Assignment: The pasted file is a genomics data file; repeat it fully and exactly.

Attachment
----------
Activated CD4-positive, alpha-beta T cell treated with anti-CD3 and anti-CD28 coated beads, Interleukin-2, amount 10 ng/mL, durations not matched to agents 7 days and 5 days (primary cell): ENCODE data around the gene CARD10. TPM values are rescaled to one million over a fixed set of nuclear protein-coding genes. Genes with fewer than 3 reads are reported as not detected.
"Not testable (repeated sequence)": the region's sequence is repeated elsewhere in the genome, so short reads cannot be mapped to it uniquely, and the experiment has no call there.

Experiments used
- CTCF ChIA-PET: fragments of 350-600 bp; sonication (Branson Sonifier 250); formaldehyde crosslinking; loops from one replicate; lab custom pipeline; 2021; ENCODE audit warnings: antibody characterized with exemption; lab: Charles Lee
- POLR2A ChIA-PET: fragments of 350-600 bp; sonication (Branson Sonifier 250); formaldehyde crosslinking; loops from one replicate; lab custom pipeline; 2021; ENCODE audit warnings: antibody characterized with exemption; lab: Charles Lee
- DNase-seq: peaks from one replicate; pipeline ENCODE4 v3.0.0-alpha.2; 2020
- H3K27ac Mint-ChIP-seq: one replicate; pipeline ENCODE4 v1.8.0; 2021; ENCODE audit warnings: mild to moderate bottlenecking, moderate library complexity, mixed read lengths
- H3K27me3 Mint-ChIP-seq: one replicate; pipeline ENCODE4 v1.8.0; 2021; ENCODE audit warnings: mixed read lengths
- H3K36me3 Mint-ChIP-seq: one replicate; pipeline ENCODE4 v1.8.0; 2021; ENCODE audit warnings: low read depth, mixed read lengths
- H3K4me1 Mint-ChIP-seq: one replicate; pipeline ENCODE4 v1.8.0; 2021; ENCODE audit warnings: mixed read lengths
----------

Activated CD4-positive, alpha-beta T cell treated with anti-CD3 and anti-CD28 coated beads, Interleukin-2, amount 10 ng/mL, durations not matched to agents 7 days and 5 days (primary cell): ENCODE data around the gene CARD10. TPM values are rescaled to one million over a fixed set of nuclear protein-coding genes. Genes with fewer than 3 reads are reported as not detected.
"Not testable (repeated sequence)": the region's sequence is repeated elsewhere in the genome, so short reads cannot be mapped to it uniquely, and the experiment has no call there.

Experiments used
- CTCF ChIA-PET: fragments of 350-600 bp; sonication (Branson Sonifier 250); formaldehyde crosslinking; loops from one replicate; lab custom pipeline; 2021; ENCODE audit warnings: antibody characterized with exemption; lab: Charles Lee
- POLR2A ChIA-PET: fragments of 350-600 bp; sonication (Branson Sonifier 250); formaldehyde crosslinking; loops from one replicate; lab custom pipeline; 2021; ENCODE audit warnings: antibody characterized with exemption; lab: Charles Lee
- DNase-seq: peaks from one replicate; pipeline ENCODE4 v3.0.0-alpha.2; 2020
- H3K27ac Mint-ChIP-seq: one replicate; pipeline ENCODE4 v1.8.0; 2021; ENCODE audit warnings: mild to moderate bottlenecking, moderate library complexity, mixed read lengths
- H3K27me3 Mint-ChIP-seq: one replicate; pipeline ENCODE4 v1.8.0; 2021; ENCODE audit warnings: mixed read lengths
- H3K36me3 Mint-ChIP-seq: one replicate; pipeline ENCODE4 v1.8.0; 2021; ENCODE audit warnings: low read depth, mixed read lengths
- H3K4me1 Mint-ChIP-seq: one replicate; pipeline ENCODE4 v1.8.0; 2021; ENCODE audit warnings: mixed read lengths